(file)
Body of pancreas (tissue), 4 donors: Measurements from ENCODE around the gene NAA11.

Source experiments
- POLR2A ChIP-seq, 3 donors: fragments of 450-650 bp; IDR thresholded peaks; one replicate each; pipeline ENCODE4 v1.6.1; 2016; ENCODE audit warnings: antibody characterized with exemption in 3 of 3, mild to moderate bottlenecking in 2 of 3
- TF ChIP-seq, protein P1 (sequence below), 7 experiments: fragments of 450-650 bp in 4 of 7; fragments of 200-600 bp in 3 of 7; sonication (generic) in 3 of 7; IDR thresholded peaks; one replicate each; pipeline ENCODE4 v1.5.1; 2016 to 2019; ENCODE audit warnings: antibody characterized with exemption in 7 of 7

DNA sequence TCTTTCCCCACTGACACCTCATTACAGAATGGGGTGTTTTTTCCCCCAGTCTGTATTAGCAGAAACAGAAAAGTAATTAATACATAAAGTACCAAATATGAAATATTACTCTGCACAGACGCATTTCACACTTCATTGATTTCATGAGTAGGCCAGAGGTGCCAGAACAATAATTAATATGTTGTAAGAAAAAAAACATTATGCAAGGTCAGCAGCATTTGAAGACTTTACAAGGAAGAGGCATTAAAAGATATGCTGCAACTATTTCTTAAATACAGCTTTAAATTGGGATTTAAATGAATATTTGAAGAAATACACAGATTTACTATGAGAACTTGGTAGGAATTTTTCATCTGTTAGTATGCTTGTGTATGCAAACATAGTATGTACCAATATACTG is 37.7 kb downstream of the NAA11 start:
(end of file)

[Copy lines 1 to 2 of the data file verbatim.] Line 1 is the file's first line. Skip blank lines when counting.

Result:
Body of pancreas (tissue), 4 donors: Measurements from ENCODE around the gene NAA11.

Source experiments